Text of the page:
By Brian Cazeneuve
NEW YORK -- Down three games to none, the New York Rangers kept their season alive with a fair amount of stick-to-it-iveness, and a couple of gifts from their guests, coming from behind twice in regulation and getting the winning goal in overtime to defeat the Boston Bruins, 4-3, and gain a toe-hold in their playoff series. Some thoughts on a back-and-forth Game 4:
• Rangers coach John Tortorella decided it was finally time to sit his struggling veteran center, Brad Richards. For sure, Richards is a Tortorella favorite. The two go back to Tampa Bay’s Stanley Cup victory in 2004. Though Richards, a high-priced free agent, has played on New York’s first line for most of his tenure with the Rangers, he has been seeing fewer and fewer minutes as the playoffs have progressed. Tortorella also benched tough guy Arron Asham. With defenseman Anton Stralman out with an injury, New York added forwards Kris Newbury and Michael Haley and veteran defenseman Roman Hamrlik to the lineup for their first games of the series.
• If the Bruins had a right to ease off the gas after taking a 3-0 series lead, they didn’t cash in their slow-motion card. With the crowd at Madison Square Garden trying to fire up the Rangers, Boston outshot New York, 9-2, during the first ten minutes.
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• Shawn Thornton may be known as an enforcer, but he is also a very smart enforcer. Shortly after Boston’s first goal at 4:39 of the second period, a couple of Rangers pests, Newbury and Derek Dorsett, began poking at Thornton to start a scrap. He would have had a strong advantage in either instance, but with the momentum already squarely in his team’s favor, Thornton didn’t get suckered into either confrontation. Neither did Brad “Little-ball-of-hate” Marchand, who got tangled up with Rangers forward Derick Brassard along the sideboards. Brassard dropped his stick and gloves, but Marchand skated away.
• Boston frequently caught New York running around in its own zone on Thursday. The Bruins' first two goals -- power-play strikes by Nathan Horton and Torey Krug early in the second period -- occurred when the Rangers were overloaded with three players on one side of the ice, making it easier for Boston to outman them on the weak side.
• New York took advantage of a lucky deflection to get on the board at 8:39 of the second period. Rangers forward Carl Hagelin, the man who “stinks” on the power play, according to his coach, collected a pass at Boston’s blueline and tried to send a backhand in on Tuukka Rask. Boston's goalie fell and the puck squirted past him.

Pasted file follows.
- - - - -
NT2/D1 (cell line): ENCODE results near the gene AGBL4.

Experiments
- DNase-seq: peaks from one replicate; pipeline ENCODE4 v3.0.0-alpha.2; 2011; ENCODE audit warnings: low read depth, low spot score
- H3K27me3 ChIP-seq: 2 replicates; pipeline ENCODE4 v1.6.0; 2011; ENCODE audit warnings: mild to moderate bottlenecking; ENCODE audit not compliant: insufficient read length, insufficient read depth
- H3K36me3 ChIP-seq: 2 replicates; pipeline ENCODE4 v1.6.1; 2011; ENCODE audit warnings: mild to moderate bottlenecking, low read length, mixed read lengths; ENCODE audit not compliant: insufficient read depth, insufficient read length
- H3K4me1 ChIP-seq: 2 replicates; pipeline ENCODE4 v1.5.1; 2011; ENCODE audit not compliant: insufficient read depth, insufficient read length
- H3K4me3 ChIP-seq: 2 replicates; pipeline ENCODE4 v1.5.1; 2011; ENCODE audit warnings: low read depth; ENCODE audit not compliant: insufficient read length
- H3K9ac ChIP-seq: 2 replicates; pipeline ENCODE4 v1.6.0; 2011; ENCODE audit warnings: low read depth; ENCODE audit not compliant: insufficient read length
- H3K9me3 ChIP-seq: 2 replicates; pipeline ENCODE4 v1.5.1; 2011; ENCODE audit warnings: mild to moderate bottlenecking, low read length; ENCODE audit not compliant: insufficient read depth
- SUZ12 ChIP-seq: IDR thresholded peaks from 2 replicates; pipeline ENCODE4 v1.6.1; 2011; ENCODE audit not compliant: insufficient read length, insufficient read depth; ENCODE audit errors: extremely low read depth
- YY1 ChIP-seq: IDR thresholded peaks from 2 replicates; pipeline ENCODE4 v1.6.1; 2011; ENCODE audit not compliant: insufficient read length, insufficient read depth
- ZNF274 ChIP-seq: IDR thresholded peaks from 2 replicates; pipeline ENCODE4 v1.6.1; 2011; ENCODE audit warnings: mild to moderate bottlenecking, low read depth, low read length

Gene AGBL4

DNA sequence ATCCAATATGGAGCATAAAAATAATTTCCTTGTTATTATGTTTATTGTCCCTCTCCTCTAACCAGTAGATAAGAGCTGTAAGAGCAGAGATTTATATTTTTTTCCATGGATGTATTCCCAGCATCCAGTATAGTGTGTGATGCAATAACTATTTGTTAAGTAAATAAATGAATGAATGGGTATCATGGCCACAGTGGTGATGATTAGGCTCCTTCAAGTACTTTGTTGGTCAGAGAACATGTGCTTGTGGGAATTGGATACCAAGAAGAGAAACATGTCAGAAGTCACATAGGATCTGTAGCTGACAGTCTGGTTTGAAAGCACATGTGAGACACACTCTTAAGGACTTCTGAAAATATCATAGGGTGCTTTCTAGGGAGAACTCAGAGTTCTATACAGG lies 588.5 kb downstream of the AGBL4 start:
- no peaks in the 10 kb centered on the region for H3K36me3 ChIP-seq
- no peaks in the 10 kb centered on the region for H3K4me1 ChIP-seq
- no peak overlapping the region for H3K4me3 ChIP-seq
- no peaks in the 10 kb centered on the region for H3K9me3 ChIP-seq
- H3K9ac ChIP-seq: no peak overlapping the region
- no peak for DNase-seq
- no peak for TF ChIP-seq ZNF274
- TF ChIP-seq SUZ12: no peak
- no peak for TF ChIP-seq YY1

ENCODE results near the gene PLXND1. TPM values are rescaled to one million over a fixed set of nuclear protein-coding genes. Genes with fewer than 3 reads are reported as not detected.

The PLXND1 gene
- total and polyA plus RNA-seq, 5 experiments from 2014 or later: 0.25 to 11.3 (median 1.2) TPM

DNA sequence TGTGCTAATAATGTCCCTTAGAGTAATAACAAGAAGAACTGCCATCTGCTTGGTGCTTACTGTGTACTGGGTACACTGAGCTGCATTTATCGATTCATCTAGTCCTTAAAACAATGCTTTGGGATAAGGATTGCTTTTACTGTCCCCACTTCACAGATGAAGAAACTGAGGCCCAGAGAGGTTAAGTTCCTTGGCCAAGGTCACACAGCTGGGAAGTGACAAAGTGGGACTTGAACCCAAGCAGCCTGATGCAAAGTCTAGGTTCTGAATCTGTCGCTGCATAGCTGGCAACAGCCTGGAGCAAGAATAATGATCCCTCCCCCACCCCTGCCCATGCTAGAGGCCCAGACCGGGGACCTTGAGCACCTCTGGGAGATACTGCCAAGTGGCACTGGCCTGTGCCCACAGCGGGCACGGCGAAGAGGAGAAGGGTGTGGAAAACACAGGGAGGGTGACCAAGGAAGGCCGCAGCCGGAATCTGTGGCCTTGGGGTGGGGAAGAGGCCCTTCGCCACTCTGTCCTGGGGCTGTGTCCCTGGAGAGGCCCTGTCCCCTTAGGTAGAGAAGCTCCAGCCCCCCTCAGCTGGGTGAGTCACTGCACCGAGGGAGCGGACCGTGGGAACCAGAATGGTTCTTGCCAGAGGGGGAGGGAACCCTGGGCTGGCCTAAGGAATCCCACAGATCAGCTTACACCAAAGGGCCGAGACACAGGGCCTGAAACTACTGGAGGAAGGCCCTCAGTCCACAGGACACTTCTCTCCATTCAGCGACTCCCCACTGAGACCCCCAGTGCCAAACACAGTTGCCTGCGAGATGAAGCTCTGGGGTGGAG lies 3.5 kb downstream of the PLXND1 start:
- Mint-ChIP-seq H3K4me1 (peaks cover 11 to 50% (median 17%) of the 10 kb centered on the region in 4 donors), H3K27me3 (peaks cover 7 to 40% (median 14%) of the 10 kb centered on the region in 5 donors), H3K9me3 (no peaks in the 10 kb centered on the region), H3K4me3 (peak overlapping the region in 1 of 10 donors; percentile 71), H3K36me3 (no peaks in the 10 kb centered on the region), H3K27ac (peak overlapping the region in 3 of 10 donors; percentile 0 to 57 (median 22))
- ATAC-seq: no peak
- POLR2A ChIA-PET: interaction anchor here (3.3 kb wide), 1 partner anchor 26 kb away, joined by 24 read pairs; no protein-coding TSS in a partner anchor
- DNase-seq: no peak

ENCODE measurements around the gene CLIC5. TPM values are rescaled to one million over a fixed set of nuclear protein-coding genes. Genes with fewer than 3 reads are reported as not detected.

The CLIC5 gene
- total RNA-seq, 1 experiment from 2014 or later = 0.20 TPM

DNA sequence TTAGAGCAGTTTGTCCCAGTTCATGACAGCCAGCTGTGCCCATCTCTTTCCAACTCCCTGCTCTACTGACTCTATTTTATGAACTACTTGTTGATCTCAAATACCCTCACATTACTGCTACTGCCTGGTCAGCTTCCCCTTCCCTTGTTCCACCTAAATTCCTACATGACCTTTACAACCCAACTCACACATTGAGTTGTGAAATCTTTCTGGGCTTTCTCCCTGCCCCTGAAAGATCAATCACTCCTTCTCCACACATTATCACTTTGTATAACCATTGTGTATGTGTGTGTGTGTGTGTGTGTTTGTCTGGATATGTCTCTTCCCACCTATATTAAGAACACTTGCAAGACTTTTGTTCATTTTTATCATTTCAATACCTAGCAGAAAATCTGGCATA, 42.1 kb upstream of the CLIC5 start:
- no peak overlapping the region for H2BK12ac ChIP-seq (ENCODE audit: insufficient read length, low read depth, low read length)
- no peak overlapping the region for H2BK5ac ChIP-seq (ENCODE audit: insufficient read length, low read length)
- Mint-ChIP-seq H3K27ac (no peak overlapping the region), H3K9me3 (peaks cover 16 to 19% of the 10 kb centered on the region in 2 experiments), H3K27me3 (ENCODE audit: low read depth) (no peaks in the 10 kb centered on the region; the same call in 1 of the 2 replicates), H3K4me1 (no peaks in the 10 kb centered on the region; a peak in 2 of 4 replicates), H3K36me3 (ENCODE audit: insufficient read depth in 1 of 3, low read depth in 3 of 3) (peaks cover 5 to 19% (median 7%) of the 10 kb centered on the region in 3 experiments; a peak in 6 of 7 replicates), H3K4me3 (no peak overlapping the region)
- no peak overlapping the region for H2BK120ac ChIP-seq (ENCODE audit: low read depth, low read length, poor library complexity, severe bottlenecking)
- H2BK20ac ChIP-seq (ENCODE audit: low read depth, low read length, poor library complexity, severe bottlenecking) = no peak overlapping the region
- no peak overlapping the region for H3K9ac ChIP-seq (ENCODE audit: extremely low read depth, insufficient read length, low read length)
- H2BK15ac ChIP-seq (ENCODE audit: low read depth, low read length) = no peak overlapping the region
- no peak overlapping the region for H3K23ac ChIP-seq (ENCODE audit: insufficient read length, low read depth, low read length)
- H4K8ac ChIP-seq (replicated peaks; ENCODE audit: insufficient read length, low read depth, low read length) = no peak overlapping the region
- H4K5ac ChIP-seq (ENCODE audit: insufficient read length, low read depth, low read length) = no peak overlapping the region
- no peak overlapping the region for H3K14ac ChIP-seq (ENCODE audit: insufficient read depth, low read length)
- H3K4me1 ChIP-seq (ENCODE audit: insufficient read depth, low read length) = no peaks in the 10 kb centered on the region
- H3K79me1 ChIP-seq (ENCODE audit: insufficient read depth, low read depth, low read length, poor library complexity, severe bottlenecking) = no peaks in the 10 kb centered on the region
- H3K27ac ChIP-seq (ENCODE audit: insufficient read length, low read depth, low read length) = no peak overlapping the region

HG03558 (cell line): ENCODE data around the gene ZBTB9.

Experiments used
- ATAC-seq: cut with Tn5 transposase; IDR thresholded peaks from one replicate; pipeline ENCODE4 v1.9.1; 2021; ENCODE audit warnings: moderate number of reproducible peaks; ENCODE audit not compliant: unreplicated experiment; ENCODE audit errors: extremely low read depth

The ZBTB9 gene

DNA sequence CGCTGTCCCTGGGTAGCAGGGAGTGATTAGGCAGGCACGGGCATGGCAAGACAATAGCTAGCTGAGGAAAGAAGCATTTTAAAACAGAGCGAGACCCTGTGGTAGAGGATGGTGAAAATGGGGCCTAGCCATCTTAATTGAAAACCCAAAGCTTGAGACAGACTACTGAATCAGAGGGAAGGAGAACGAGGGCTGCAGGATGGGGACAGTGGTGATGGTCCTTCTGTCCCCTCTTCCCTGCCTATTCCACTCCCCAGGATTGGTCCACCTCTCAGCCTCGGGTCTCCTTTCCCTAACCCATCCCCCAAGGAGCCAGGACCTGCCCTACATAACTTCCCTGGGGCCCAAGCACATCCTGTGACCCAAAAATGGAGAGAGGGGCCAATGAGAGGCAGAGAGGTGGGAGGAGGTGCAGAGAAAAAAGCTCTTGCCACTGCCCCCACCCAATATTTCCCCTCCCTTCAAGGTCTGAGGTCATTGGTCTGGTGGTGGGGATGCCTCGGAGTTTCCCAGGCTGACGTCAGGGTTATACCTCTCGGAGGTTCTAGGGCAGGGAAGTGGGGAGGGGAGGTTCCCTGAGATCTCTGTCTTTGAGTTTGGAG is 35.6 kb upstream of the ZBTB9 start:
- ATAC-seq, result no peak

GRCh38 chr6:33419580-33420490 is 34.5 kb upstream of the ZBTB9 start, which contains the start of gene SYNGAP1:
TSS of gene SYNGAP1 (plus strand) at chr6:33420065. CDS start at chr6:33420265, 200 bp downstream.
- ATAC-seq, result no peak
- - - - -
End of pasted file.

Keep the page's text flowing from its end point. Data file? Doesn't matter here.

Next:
• Tuukka took a nap on a Rangers dump-in and it cost him a 2-2 tie at 1:15 of the third period. Rick Nash shot the puck around the boards, leaving Rask to play it behind his net. He then left it for defenseman Zdeno Chara, who looked in front of him, up the ice, assuming he had ample time and space to move it. To Chara’s surprise, Rangers forward Derek Stepan sneaked in behind him, lifted the puck off his stick and tucked it into the open net as Rask was far too slow getting back into his crease. “We gave them a couple of gifts, obviously,” Rask said. “At the end of the day, that’s what cost us.”
• The way Tyler Seguin has pressed the attack, it was a matter of time before he put one in. The Bruins’ leader in shots on goal during the playoffs put six on Lundqvist, who kicked the first one aside with an outstretched right pad, but Seguin potted the rebound to give his team a 3-2 lead at 8:06 of the third period. The Bruins’ sniper then punched the glass behind Rask in relief as much as celebration. It was his first playoff goal in 11 games this year.
• New York's anemic power play actually knotted the game at 3-3 less than two minutes later. The problem for the Rangers has often been their inability to gain the zone successfully. This time, Brassard managed to get Boston’s Daniel Paille to turn his head the wrong way, enabling New York to enter on the right side of the ice. Brassard made a lead pass to Stepan, who lured Boston’s defense towards the goal line before finding Brian Boyle open in the slot. Boyle then beat Rask for New York’s first power-play goal since Game 4 against Washington in the first round.
• Dorsett may be one of New York’s more aggressive players, but he took better than he gave in the second minute of overtime when Boychuk caught him square in center ice. The Boston defenseman took a step back before gliding back into Dorsett in what is probably one of the hits of the year.
• Chris Kreider’s overtime goal is a feel-good story that could have implications for next season. Kreider came up for the playoffs last season after a good run at Boston College and made a quick impact with his speed and advanced offensive instincts. But without training camp this season, he seemed out of place in New York’s scheme of things and often compounded mistakes with his lack of confidence. With the lineup changes on Thursday, Tortorella moved him onto a line with Nash and Brassard, giving him the type of role that many feel he will play more often as he develops. “Regardless of how people think things have been going for me,” Kreider said after the game, “I’ve never doubted myself.”
• In looking ahead to Game 5, Tortorella wouldn’t commit to keeping the same lineup, but he did make a significant point about Richards, saying that he didn’t feel the veteran center, a former Conn Smythe Trophy winner, could be a seven- or eight-minute per game player, essentially not someone he would want to play on the fourth line. If Richards gets back into the series, it seems, it will have to be on one of New York’s top lines, an unlikely prospect at the moment.
• With the victory, Tortorella ironically moved into third place on New York’s all-time list of playoff coaching wins, with 19, one better than Colin Campbell, whose son, Gregory, now plays for the Bruins.